Bar Lazarus as an effectively neutral observer – on Cameron’s side, but only able to offer logistical support – all the other forces are ranged against Cameron in his desire to save the world as much as they are ranged against one another, making for an interesting dynamic. Any cavalry that rides over the hill is pretty-much certain not to have the best interests of the human race at heart, and so Cameron finds himself a desirable pawn in opposition to nearly everyone he encounters, his only protection being his value given the telepathic link with his lizard. He is not a too-unlikely hero given his experiences in war zones as a journalist, but he’s way out of his depth throughout nonetheless.

Everything is nicely balanced for manoeuvres to come when, suddenly – blast it – the book ends, this being the first part of a trilogy, the second and third volumes yet to be published at the time of writing this review. Don’t you hate that? I hate that.

Overall belief is readily suspended, but there are a few challenges along the way. An occasional passage from Cameron’s lizard’s point of view feel like mistakes. We really ought not to be let into the head of something so alien, it becomes way too homely. Meanwhile Lazarus, Gabby, and Mike – for all their superhumanity – have a line in student humour and a tendency to bicker which doesn’t feel quite right. These aren’t serious distractions, but they do present the odd unnecessary challenge. Progenitor is also a work which may have benefited from a tad more scrupulous editing here and there, though that comes down to one or two repetitive errors rather than being a major flaw throughout.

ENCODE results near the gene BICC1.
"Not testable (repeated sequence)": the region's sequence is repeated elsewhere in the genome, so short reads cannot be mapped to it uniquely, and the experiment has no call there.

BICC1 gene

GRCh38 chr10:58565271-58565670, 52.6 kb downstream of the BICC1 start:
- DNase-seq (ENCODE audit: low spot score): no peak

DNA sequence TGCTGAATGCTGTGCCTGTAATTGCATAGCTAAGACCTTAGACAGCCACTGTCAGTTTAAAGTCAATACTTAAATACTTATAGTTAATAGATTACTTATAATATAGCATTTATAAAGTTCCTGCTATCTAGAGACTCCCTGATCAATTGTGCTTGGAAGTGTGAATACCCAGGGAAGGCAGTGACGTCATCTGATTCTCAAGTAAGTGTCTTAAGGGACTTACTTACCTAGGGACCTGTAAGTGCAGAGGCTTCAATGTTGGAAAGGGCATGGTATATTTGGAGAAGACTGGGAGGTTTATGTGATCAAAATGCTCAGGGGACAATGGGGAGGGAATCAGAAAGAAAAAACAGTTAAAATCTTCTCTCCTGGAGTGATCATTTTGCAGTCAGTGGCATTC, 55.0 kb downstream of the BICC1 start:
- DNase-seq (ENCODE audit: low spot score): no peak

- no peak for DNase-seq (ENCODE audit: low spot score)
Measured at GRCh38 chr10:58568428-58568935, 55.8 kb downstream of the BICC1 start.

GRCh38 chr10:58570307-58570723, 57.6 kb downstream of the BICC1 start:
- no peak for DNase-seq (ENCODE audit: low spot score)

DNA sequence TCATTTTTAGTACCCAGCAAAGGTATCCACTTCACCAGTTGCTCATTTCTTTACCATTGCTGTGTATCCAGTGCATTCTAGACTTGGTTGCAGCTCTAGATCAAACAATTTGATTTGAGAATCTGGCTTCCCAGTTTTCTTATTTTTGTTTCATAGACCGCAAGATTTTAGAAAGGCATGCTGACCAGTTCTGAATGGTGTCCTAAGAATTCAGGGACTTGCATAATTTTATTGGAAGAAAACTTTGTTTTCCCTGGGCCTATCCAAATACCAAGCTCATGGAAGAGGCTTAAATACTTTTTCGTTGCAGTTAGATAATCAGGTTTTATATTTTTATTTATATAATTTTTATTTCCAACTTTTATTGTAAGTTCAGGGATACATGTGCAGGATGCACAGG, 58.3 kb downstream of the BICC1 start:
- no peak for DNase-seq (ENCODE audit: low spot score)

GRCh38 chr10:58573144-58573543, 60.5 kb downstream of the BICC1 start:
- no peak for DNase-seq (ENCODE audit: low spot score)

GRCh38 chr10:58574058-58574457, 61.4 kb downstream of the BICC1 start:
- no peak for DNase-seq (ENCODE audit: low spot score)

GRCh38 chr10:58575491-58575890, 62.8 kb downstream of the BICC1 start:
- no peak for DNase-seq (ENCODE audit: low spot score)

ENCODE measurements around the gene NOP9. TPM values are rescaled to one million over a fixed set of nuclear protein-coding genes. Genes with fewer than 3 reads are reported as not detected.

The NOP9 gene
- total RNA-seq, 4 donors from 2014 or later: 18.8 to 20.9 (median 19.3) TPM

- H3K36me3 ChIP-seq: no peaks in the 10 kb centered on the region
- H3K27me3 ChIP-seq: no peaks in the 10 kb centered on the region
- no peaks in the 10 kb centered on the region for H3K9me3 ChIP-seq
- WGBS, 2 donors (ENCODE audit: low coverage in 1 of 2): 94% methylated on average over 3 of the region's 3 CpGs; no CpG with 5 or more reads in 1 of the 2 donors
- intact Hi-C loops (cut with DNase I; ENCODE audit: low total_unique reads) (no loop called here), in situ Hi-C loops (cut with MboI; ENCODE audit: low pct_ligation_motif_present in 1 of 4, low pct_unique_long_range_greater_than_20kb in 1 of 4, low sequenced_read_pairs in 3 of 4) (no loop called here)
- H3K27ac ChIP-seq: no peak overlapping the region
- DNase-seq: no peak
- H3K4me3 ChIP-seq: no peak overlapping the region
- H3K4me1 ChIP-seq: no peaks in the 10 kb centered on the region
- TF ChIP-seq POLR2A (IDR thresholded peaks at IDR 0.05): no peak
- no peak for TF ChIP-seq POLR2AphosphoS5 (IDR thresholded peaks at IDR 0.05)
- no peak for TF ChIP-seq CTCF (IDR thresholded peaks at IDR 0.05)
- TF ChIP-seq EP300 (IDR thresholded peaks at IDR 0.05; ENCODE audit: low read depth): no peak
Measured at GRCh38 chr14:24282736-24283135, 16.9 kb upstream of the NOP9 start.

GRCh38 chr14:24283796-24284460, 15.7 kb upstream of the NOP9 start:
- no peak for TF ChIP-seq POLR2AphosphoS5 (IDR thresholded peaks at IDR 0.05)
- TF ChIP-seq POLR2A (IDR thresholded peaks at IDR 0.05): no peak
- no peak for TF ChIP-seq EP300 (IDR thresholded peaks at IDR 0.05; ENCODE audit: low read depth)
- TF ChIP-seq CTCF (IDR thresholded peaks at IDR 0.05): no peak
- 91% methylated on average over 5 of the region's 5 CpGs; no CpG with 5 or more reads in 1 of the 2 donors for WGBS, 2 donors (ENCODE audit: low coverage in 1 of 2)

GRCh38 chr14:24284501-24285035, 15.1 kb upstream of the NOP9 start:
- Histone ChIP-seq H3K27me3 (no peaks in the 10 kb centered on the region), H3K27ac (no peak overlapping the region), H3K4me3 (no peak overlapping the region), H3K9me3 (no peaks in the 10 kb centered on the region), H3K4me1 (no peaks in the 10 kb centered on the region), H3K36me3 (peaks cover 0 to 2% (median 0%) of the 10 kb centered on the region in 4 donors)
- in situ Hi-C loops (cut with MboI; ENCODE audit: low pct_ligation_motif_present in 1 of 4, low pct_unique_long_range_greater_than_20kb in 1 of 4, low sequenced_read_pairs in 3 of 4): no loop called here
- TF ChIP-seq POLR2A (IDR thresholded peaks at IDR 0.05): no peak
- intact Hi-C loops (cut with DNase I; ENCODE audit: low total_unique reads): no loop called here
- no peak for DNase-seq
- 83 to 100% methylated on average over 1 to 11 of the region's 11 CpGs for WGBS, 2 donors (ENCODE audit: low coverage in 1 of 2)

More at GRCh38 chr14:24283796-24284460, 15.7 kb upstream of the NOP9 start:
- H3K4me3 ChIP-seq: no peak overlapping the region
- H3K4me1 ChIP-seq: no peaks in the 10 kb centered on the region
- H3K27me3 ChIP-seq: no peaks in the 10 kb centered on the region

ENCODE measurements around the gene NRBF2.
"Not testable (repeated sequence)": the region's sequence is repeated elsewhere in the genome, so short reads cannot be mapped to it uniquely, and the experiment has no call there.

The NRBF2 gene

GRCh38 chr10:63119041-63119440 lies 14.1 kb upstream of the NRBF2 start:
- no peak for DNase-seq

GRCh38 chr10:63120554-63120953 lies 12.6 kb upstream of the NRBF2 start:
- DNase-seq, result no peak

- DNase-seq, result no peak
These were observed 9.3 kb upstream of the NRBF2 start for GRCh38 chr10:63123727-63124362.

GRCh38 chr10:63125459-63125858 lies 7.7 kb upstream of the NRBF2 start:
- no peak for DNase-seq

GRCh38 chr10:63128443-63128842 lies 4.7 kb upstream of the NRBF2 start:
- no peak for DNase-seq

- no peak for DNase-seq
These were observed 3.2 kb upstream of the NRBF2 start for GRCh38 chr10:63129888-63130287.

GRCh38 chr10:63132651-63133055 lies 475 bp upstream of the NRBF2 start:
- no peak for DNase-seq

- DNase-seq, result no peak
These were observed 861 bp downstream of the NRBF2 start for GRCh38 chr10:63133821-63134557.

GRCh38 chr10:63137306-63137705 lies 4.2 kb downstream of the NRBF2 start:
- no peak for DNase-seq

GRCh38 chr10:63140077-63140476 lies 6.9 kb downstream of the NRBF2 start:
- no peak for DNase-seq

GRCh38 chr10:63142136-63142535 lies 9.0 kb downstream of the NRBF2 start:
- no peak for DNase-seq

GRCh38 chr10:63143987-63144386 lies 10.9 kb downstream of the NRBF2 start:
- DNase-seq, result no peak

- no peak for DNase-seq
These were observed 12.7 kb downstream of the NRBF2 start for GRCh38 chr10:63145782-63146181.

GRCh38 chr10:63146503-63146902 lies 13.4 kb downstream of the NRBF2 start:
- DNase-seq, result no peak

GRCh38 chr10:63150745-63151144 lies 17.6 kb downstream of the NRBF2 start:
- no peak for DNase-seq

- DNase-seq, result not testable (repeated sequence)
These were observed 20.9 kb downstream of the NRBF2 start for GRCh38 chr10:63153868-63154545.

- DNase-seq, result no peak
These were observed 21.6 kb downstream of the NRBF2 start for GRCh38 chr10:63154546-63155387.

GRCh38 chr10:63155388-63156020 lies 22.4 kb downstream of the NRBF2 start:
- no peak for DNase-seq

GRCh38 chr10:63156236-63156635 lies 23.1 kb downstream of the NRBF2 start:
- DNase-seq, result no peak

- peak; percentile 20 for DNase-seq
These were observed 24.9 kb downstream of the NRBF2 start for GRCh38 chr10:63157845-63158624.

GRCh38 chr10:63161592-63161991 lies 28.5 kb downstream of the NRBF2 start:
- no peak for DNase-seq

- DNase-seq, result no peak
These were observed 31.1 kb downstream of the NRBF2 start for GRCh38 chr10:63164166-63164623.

That the most frustrating aspect of the work, though, is its leaving this reader high-and-dry for want of the sequel volumes is the most telling issue. Progenitor is a work worth reading well beyond its end.


Review: Italo Calvino – Hermit in Paris: Autobiographical Writings

Hermit in Paris: Autobiographical WritingsHermit in Paris: Autobiographical Writings by Italo Calvino
My rating: 3 of 5 stars

Whether to four-star, whether to three? Three falls short of a recommendation and, in the end, Hermit in Paris doesn’t quite cut it. It’s too much a mess from which enlightening snippets need to be extracted; too incoherent; too much the ‘lucky bag’.